At one point a few years after after Dad died I asked her when she knew she hated me. Without a pause she said, when I was 18 months old. I was blown away by that answer. It came so quickly she had obviously asked herself the same question. She didn’t deny hating me as I kind of expected her to do. My reaction wasn’t surprise but gratitude because, if I was that young it couldn’t have been my fault, even if it was about me, which I’d suspected all along. She was supposed to be the grow-up. I had never been able to understand what I did that was so wrong that she hated me when I was so little. It had to be about who as much as what I did. It was more than just me being a willful, hyperactive child who was too smart for her own good, it was that she didn’t expect and didn’t know how to mother a child like me. This just wasn’t what her child was supposed to be like. It was about her as much if not more than it was about me. If her kids weren’t perfect it was a reflection of some failure of hers and she was much about appearances. It never seemed to strike her that she might need help coping with me. It was all on me to change.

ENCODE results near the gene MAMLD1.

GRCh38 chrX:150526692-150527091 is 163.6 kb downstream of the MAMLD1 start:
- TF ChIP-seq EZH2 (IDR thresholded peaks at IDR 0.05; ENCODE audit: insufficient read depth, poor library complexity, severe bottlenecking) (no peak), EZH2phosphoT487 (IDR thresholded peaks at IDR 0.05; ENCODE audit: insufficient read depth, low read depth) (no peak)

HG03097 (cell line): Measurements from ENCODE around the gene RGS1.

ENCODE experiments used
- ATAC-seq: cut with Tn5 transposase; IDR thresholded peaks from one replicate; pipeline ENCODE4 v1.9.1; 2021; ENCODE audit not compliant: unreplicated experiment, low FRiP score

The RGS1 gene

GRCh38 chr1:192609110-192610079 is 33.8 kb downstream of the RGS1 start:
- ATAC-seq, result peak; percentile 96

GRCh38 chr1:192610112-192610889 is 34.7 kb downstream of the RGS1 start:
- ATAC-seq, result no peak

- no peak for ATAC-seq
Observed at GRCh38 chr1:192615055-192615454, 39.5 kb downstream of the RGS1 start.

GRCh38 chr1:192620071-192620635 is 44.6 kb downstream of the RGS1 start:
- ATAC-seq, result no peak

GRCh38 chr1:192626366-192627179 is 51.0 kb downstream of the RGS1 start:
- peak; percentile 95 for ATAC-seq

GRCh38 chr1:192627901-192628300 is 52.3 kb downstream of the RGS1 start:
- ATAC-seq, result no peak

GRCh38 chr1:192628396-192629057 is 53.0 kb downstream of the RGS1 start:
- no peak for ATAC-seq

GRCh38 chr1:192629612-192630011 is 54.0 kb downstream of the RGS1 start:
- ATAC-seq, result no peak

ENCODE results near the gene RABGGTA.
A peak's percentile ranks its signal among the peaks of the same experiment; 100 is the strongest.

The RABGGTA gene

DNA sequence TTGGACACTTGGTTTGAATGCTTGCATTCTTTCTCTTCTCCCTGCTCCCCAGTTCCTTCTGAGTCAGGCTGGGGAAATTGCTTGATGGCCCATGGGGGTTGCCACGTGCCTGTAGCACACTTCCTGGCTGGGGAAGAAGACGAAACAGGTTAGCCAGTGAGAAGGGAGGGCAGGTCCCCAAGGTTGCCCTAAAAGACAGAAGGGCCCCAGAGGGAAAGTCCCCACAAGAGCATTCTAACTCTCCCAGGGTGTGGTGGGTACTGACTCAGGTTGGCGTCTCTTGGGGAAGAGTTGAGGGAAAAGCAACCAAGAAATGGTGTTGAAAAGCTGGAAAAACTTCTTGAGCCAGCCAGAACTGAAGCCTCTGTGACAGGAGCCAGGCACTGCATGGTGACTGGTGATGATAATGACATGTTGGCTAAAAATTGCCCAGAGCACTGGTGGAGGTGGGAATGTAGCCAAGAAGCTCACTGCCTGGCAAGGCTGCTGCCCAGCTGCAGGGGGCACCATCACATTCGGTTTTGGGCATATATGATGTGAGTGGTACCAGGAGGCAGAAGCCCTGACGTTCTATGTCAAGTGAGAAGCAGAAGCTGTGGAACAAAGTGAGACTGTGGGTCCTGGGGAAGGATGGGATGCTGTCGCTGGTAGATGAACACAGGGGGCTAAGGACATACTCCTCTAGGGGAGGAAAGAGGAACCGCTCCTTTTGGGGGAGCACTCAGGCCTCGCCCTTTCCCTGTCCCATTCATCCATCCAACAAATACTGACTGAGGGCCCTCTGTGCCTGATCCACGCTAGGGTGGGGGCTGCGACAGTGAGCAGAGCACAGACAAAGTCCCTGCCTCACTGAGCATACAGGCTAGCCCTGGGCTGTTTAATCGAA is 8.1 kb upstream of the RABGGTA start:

I would tell her fantasy stories to try to get her to approve of me about how I had friends and did this or that with them. She just thought I was crazy and at 8 she took me to a child psychiatrist. That was in the days when psychiatrists actually treated patients as therapists not just as pill pushers. I saw Dr. Olshaker for maybe a year, maybe less. The last time I saw him was the time when he met with my parents, I assume to talk about my treatment. I have always suspected Mom didn’t like what she heard so pulled me out. I recall she was mad when we left that day. Years later, when my dentist recommended I get therapy for stress because I was grinding my teeth at night, she said she wasn’t happy about it as she was sure they would put the blame on her. I figured that what what she was told by Dr. Olshaker all those years before.

Now in my late 60s, and she has passed on, I am working more diligently on the legacy of what she gave me. I am shocked at times to see my mother move my hand, or say something, or I see her in the mirror. We eventually came to a fairly comfortable relationship but not anything near the ideal mother/daughter relationship. I couldn’t confide in her or trust her to really care deeply what happened to me. It was enough that I could honestly say “I love you,” without thinking caveats. She specifically told me she really didn’t want to hear my problems. Of course we did talk about some on a superficial level because as a teacher, school was my life and as a teacher, the system was my problems. But I didn’t seek her advise and she really didn’t offer any, just some sympathy, which was probably good.